Contra Guys: Santander is a Spanish bank that’s too big to fail

Benj Gallander, Ben Stadelmann, and Philip MacKellar
January 18, 2021

Our perfect record last year in this column’s picks is impossible for us to beat, and at best, coming close would be a delight. That record is an outlier, one of those things that probability dictates will rarely happen — kind of like what we’re seeing with current stock market levels and price momentum. Nonetheless, we believe our first pick this year has the potential to be an excellent choice.

Banco Santander SA (SAN-N) -3.80%decrease has been around since 1856 and is the largest bank in Spain. In addition, it is among the largest in Brazil, while also operating in Argentina, Chile, Germany, Poland, Portugal, Britain and the United States. This enterprise is so big that, in our minds, it falls into the “too big to fail” category, which is one reason it joined our President’s Portfolio last May at US$2.05 when it was battered and bruised. The purchase is reminiscent of when Bank of America (BAC-NYSE) was picked up in 2011 at US$6.76. That one has worked out charmingly. (BAC shares closed Monday at US$33.01; we sold 28.6 percent of our position at US$33.75 in December, 2019.)

Besides being geographically diverse, Santander has its hand in a multitude of pies beyond banking offering insurance, payroll management, financial advisory services, retail properties and more. Currently, it operates almost 12,000 branches, but plans are in the works to close about 1,000. That will lead to writedowns.

Along with its brethren in the financial field, Covid-19 has played some havoc with financial results. The weaker economic environment caused income and loan-loss provisions to increase year over year. Goodwill was also written off. This was somewhat counterbalanced by decreased expenses, part of which were planned prior to the crisis. The bank lost money for the first nine months of 2020 and it could have its first annual loss in more than a decade.

Meanwhile, Ana Botin, the group executive chair of Santander since 2014, was pleased with the recent quarterly results. “The recovery of our business is progressing well, and the third quarter was significantly stronger than the second,” Ms. Botin said at the time. “Revenues increased 18 percent in constant euros as activity returned close to prepandemic levels, loan loss provisions fell 14 percent and we continued to reduce costs ahead of plan.”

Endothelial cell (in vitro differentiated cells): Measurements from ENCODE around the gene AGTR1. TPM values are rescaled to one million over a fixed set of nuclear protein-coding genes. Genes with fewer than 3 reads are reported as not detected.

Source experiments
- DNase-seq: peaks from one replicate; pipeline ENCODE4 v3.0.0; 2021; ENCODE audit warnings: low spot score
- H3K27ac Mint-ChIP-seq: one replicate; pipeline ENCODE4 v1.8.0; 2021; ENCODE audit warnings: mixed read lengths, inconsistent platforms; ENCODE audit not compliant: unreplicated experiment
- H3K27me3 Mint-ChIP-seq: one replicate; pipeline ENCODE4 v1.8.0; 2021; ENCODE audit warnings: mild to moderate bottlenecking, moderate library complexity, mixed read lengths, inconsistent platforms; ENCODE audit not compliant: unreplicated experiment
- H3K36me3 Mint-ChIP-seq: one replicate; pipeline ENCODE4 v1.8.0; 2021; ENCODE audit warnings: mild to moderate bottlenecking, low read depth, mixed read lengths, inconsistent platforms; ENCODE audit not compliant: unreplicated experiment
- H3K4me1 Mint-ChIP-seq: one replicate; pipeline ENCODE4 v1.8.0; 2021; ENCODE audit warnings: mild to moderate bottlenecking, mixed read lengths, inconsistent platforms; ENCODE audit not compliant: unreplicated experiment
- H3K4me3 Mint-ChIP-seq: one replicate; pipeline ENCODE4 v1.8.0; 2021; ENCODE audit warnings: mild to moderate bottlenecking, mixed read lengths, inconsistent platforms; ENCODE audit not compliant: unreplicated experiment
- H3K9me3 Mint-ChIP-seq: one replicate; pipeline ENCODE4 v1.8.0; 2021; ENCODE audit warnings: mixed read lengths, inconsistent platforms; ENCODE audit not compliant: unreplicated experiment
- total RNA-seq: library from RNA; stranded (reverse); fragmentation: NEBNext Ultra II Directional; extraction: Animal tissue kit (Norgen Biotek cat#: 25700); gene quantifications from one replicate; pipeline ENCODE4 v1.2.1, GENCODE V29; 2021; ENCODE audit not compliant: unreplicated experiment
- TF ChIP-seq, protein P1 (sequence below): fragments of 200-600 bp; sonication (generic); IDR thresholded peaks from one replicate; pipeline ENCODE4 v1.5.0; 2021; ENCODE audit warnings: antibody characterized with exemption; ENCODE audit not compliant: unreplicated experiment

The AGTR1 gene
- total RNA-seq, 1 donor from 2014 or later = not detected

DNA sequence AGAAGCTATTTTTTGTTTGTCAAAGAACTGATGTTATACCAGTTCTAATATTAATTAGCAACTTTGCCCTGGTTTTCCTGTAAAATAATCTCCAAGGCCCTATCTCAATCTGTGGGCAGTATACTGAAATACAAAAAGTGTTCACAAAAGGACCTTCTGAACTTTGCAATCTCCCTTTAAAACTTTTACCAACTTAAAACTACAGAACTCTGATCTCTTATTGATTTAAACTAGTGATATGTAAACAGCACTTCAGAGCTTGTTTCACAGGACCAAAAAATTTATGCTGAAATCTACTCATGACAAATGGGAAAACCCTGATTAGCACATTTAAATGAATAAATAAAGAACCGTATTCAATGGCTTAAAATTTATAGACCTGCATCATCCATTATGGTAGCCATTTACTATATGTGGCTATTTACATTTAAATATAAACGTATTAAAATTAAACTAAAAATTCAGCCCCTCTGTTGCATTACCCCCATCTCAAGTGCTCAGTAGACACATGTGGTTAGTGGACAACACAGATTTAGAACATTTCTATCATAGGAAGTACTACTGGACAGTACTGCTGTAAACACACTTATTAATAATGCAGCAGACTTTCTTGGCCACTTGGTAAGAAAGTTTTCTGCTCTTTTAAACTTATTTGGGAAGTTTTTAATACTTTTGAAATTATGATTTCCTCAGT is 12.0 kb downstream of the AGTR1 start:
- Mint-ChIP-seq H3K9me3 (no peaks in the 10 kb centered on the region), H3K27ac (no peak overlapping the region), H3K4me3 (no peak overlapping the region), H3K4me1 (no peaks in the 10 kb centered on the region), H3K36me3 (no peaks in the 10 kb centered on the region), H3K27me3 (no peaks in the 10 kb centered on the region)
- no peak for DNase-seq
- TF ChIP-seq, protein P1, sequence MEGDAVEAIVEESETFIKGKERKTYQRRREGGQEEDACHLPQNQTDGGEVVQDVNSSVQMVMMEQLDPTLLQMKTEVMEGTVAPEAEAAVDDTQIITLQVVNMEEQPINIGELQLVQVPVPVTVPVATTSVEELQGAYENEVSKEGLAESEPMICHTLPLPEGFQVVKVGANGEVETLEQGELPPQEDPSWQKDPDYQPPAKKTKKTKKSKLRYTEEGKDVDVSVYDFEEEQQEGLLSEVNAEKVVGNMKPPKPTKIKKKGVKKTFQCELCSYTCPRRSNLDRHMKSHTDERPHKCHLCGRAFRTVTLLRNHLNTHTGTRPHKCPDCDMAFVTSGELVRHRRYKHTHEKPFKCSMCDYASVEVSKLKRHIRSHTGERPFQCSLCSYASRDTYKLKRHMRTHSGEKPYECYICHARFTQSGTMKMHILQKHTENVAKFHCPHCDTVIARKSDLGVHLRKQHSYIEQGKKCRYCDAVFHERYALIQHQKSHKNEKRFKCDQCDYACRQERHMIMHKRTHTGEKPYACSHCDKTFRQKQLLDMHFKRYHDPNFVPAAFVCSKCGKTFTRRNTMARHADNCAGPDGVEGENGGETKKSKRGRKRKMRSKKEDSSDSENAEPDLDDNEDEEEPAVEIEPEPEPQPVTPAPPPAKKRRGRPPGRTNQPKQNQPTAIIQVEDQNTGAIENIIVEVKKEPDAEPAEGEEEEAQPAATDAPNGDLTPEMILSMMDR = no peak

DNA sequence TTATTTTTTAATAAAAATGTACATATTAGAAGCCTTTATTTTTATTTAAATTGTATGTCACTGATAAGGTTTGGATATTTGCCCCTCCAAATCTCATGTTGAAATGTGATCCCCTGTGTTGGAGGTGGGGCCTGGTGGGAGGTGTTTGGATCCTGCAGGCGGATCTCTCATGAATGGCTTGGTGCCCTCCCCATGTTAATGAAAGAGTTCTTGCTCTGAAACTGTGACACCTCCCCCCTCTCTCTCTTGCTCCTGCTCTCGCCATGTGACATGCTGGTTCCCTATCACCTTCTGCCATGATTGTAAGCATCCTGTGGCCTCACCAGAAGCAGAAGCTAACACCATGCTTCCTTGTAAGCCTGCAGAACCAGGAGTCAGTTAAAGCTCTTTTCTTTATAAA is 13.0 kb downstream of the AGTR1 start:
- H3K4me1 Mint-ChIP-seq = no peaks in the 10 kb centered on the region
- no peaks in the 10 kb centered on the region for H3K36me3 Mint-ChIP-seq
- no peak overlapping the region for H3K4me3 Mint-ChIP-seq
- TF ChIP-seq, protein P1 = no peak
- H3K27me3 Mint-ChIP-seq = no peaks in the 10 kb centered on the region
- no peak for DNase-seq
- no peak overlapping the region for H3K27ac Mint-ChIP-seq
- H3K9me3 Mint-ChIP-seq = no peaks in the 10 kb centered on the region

The European Central Bank, concerned naturally about capital ratios and the economy, restricted banks from paying dividends for the first nine months of last year. The constraint was partly lifted in December and Ms. Botin is keen to reimplement Santander’s payout. Once that happens it will probably boost the share price. Like many European companies, the dividend varies from quarter to quarter, unlike North American enterprises that are far more consistent with their divvies. In 2014, the Santander payout was regularly around 16 US cents a share, but it slid after that given the operational challenges.

Moving past those difficulties has taken time and to do that Santander touts inclusivity, sustainability and “acting in a simple, personal and fair way.” While not particularly novel, sometimes moving from complexity to basics can lead to positive results, as is happening here.

The stock currently trades around US$3.30, and our initial sell target is US$8.24. Having once traded at $20-plus leading up to the financial crisis, it is quite possible that our position will be sold in tranches, rather than dispensed in one sale. The book value resides just south of US$7. It would not surprise us to see the stock price gain momentum quickly, as it is on the radar screens of many analysts and traders.

We would love to do a road trip to Spain and Brazil and check out some of Santander’s branches more closely. But this does not seem to be a good time. Add a couple of more items for an ever-lengthening bucket list. Perhaps the profits from this choice will pay for our trips.